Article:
I was released from the hospital 5 days after Hollis' birth. On the night I arrived home after a month away, Beatrice had a seizure in her crib and was taken by ambulance to Children's. David carried her lifeless and limp body into our room. I will never forget the sight. I don't have words to convey the level of hysterics I was in as the ambulance pulled up and wheeled my daughter into the ER while my son was upstairs struggling to breathe in the NICU, and I had just been released that evening. I had come completely undone. It turned out Beatrice had a febrile seizure from fever, and was going to be fine, but the trauma of that time in our lives has taken a marked and intense toll.
We spent the quiet summer mostly at home, relishing the calm, getting to know Hollis, and adjusting our bearings with the man-to-man defense that is parenting more than one child at a time. Beatrice was set to start her first year of preschool in August. The day before Meet the Teachers, David suffered a partial spontaneous retinal detachment and had emergency surgery. That medical ordeal coupled with the separation of school would serve as the trigger for Beatrice's dormant trauma surrounding Hollis' birth. It would be nearly eight months before we saw the joy come back to her eyes and heard her laugh again. I can't properly iterate the devastation and heartbreak of that time as her mama.
In the spring of 2016, I had an oral surgery go sideways on me with ample complications, including nerve damage and my jaw going numb. Not a great outcome for a singer! Come May, David and the kids were in a car wreck, thankfully unharmed but for the totaled car, and the next week our hotel was washed out by a flash flood during the Kerrville Folk Festival. Hollis had major surgery in June on an issue we were aware of from his birth, and July found David having the first of two major cataract surgeries, partially due to the previous detached retina. As I drove him home from surgery, in a haze of trauma and exhaustion, I slammed my van into a large cement pole in the parking lot of Walgreens while getting a prescription he needed. To this day, I cannot believe it happened. Not to be outdone, August gave us the gift of a second cataract surgery- for his other eye. And the icing on the cake was when his other retina spontaneously detached on September 23rd, 2016 and he was again rushed for emergency surgery. I remember the date because I had a show at The Blue Door that night.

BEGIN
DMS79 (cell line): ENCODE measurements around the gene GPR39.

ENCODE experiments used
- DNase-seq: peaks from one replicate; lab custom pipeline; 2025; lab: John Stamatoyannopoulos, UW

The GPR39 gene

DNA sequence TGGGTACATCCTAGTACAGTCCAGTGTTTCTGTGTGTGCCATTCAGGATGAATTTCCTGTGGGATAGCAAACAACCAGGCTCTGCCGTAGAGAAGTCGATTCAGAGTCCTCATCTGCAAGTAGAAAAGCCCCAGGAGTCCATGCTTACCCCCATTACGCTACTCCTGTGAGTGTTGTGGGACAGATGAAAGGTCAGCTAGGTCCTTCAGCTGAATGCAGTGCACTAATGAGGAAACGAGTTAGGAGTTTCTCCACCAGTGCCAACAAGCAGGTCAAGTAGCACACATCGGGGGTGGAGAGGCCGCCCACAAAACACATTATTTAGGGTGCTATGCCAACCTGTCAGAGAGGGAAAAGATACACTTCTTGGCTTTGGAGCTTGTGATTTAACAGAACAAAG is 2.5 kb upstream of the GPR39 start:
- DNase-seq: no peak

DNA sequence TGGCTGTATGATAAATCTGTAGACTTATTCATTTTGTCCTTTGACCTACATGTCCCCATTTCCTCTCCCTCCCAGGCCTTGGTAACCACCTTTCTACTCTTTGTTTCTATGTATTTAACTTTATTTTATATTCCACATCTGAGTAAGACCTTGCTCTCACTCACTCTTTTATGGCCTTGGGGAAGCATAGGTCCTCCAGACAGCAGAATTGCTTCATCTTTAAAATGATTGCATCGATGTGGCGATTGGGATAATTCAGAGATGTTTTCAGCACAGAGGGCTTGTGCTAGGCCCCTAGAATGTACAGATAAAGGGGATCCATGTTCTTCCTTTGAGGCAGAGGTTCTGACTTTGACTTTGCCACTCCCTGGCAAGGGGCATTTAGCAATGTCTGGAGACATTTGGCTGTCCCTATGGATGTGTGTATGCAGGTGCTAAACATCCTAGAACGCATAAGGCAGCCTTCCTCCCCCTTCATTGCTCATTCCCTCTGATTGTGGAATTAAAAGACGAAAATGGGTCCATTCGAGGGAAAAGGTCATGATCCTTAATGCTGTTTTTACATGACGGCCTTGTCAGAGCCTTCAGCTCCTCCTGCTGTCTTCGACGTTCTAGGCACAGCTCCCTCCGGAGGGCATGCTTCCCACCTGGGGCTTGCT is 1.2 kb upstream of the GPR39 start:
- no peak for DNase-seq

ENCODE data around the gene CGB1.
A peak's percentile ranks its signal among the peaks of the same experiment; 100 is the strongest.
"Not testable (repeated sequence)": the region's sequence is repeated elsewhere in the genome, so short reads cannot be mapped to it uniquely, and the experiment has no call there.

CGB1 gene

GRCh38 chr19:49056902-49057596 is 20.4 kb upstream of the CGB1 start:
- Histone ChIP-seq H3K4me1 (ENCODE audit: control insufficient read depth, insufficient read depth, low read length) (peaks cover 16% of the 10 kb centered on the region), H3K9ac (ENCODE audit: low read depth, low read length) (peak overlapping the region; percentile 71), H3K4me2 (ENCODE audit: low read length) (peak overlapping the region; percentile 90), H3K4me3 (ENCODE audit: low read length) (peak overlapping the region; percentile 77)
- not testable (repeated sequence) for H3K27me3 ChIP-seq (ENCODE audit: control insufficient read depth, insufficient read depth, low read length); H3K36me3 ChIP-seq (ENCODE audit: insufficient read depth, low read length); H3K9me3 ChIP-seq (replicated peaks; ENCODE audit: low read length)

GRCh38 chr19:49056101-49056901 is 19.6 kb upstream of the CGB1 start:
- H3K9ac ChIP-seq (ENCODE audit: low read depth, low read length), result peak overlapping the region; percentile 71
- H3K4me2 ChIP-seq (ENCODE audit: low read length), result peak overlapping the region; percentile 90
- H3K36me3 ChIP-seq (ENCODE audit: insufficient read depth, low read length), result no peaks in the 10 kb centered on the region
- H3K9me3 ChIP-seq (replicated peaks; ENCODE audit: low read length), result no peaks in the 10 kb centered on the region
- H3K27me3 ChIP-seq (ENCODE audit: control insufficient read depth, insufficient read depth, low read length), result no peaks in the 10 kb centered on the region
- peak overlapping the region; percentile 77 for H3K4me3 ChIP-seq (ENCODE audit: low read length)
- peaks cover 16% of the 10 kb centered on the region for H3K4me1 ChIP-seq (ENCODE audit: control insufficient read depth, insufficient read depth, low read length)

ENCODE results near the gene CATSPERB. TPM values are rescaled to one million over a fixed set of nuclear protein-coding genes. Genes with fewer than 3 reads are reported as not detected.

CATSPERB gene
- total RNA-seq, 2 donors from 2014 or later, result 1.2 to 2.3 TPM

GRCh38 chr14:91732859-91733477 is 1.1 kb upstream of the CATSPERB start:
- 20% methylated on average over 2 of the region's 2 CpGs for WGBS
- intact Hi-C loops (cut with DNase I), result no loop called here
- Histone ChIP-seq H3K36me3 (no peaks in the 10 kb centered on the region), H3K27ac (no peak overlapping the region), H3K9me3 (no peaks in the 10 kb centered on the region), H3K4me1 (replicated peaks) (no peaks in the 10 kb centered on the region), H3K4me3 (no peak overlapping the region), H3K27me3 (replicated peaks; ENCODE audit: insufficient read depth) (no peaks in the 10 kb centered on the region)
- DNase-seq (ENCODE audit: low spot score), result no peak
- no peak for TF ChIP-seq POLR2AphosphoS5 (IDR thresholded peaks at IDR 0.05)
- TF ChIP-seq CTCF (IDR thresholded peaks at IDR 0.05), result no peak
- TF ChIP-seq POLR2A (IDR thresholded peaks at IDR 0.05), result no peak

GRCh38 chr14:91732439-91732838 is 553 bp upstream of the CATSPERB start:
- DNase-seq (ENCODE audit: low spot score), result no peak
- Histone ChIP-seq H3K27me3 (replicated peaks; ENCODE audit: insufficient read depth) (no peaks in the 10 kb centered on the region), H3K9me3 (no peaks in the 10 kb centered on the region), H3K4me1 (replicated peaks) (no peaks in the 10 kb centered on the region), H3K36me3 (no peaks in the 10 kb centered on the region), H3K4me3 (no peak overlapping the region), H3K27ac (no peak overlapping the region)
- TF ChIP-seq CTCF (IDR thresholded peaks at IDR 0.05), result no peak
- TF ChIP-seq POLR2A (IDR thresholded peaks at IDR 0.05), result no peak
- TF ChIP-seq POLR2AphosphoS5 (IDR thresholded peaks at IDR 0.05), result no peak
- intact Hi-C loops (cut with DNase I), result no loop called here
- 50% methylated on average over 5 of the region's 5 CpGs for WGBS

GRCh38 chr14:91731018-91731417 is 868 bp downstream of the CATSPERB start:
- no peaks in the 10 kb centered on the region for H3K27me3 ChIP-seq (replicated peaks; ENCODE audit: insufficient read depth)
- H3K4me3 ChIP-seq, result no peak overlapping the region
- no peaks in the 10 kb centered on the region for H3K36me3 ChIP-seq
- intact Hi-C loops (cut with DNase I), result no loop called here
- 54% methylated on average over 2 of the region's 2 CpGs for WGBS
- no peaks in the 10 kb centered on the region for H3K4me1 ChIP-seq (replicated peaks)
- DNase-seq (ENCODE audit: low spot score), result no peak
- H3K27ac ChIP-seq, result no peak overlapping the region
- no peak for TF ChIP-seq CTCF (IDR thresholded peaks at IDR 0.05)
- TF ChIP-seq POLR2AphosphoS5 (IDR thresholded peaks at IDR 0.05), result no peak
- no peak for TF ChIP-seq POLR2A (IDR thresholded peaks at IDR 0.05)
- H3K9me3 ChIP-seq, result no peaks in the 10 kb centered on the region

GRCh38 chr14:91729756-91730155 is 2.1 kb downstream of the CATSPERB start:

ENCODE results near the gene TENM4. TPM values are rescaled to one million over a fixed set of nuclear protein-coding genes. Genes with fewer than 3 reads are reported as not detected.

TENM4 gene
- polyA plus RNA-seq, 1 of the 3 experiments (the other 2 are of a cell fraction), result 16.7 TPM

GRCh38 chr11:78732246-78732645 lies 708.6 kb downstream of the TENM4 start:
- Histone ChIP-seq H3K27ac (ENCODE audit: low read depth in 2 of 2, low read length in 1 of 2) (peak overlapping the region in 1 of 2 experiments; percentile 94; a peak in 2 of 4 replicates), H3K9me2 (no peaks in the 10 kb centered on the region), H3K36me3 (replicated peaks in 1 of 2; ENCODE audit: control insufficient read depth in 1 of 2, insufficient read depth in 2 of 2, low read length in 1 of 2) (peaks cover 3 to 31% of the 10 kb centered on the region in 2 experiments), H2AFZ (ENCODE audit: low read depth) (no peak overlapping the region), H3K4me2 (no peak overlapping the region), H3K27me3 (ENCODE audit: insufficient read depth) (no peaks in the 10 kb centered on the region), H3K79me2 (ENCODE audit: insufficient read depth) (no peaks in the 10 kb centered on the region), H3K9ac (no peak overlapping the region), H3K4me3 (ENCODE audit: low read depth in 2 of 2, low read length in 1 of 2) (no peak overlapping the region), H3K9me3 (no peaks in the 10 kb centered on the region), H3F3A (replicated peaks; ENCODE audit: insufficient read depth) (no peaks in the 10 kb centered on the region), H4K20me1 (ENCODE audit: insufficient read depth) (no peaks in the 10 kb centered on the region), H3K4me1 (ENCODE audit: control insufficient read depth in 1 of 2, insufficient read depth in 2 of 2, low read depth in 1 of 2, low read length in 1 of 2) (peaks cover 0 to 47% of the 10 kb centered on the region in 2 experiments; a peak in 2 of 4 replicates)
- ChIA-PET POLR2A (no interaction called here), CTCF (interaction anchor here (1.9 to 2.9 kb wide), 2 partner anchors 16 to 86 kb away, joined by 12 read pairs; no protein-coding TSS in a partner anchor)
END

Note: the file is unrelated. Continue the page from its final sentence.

I'm not generally known as a negative person, so please don't hear me whining. A ton of other hard and somewhat insane things happened, but this is the highlight reel as I best recall. It was the worst of times, and it was the... worst of times. The hits just kept on coming, but no one was paying us royalties. I do believe suffering is relative, and there are people with much, MUCH harder paths than we faced. That being said, I won't diminish what we went through or the toll it has taken in the years since. We spent those years barely surviving. Motherhood was about keeping my people ALIVE. Music was the thing I longed for to help me make sense of it, but it was all too harsh and fast and too much to process in real time. And again, isn't it peculiar how things work out? I don't know of ANY. WAY. HUMANLY. POSSIBLE. I could have been on the road and managing touring through those years.
And in the lonely dark middle of the night with my not-sleeping babies, I wondered if I my career had met its end.